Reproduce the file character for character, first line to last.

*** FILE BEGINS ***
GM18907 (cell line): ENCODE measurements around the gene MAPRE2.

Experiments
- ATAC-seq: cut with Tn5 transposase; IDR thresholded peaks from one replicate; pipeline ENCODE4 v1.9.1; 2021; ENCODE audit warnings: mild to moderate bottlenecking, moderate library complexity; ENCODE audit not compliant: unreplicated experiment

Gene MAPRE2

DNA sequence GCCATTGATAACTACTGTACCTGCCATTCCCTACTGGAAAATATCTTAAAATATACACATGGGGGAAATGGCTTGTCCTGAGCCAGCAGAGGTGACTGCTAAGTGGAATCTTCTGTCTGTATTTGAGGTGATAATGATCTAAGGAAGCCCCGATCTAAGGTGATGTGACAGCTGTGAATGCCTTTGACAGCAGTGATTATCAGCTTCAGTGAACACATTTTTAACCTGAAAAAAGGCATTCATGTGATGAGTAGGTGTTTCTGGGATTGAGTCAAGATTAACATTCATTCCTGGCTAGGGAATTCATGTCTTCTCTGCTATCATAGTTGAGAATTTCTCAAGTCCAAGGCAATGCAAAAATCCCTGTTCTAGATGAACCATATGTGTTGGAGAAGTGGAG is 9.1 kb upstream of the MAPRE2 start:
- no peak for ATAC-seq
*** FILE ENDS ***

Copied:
GM18907 (cell line): ENCODE measurements around the gene MAPRE2.

Experiments
- ATAC-seq: cut with Tn5 transposase; IDR thresholded peaks from one replicate; pipeline ENCODE4 v1.9.1; 2021; ENCODE audit warnings: mild to moderate bottlenecking, moderate library complexity; ENCODE audit not compliant: unreplicated experiment

Gene MAPRE2

DNA sequence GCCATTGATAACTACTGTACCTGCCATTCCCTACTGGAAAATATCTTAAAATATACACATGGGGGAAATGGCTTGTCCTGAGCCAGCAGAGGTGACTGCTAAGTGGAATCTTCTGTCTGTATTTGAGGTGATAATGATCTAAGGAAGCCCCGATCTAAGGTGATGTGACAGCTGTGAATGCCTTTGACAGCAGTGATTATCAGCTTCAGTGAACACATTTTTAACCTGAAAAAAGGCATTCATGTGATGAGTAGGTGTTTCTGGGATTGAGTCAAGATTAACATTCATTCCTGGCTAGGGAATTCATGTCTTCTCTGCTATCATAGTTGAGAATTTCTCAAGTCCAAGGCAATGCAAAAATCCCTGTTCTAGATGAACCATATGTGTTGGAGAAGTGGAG is 9.1 kb upstream of the MAPRE2 start:
- no peak for ATAC-seq